The U.S. military command in Baghdad acknowledged for the first time yesterday that it has paid Iraqi newspapers to carry positive news about U.S. efforts in Iraq, but officials characterized the payments as part of a legitimate campaign to counter insurgents’ misinformation.
In a statement, the command said the program included efforts, “customary in Iraq,” to purchase advertising and place clearly labeled opinion pieces in Iraqi newspapers. But the statement suggested that the “information operations” program may have veered into a gray area where government contractors paid to have articles placed in Iraqi newspapers without explaining that the material came from the U.S. military and that Iraqi journalists were paid to write positive accounts.
“Serious allegations have been raised that suggest the process may be functioning in a manner different than is intended or appropriate,” the statement said. Commanders are “reviewing these allegations and will investigate any improprieties,” it said.
The statement from Baghdad was the first official effort to explain the media initiative after three days of news reports describing efforts by the U.S. military to plant stories in Iraqi media under the guise of independent journalism. [more]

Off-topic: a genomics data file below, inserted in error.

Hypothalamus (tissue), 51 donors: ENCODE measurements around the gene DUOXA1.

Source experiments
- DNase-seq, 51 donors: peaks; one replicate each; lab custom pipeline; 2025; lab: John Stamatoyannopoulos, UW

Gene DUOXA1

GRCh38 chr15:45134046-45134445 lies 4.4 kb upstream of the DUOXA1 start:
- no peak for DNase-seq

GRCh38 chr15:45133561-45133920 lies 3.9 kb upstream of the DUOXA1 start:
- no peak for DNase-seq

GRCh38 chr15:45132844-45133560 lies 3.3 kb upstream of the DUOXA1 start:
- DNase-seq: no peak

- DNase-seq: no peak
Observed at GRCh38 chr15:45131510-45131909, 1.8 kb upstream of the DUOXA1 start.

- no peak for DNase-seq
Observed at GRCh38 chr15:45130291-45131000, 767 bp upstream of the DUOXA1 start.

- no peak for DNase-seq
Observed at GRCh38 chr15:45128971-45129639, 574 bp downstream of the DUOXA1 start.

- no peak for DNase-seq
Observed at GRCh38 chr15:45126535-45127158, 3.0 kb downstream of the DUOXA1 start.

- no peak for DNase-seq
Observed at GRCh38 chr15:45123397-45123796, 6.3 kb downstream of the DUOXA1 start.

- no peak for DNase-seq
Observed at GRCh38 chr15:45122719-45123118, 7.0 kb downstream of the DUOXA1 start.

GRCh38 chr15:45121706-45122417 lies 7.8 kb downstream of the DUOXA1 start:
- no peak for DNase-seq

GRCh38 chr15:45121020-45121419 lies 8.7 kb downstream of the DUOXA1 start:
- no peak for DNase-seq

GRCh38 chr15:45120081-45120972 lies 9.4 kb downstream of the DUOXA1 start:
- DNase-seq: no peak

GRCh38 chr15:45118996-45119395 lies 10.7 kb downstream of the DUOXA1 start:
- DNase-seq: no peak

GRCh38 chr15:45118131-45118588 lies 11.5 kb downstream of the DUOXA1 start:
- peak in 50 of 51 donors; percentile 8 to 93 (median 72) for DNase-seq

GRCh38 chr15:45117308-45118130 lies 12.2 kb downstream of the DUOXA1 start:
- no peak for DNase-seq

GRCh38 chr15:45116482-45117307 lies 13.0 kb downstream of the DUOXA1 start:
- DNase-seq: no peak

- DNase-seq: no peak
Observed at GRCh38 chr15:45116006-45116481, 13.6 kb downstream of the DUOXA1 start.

Ah, what a way to spread democracy…by telling people you’re spreading democracy!
In related news there is a documentary I saw last night on the CBC called Targets by an Iranian Canadian filmmaker about Journalists in Iraq. Did you know more journalists have died in Iraq thus far than in the whole Vietnam war? It’s a rather good documentary, you may not agree with all of it as I did not but it does put a human face on Iraqi suffering, something you never hear about in the American press (strangly enough). In one scene American soldiers shoot a slow moving car that approaches a checkpoint in the dark. The car careens to the side and as the doors open a few children topple out. Miraculously they are unhardmed from the gunfire, so to speak, but the brains of their parents are smeared across the dashboard.
Incidents like this have happened many times in Iraq and the rationale is that all cars approaching these checkpoints are potential car bombers. So as a safe gaurd the troops put signs that say: “Please, A Very Serious Warning – We are authorized to fire on any vehicle that approaches the convoy less than 50 meters“
I’m guessing they were moving slowly because they had trouble reading a sign that was 50 meters away in the dark.
By the way, the signs have been updated to 100 meters now. Can you read a sign that far away?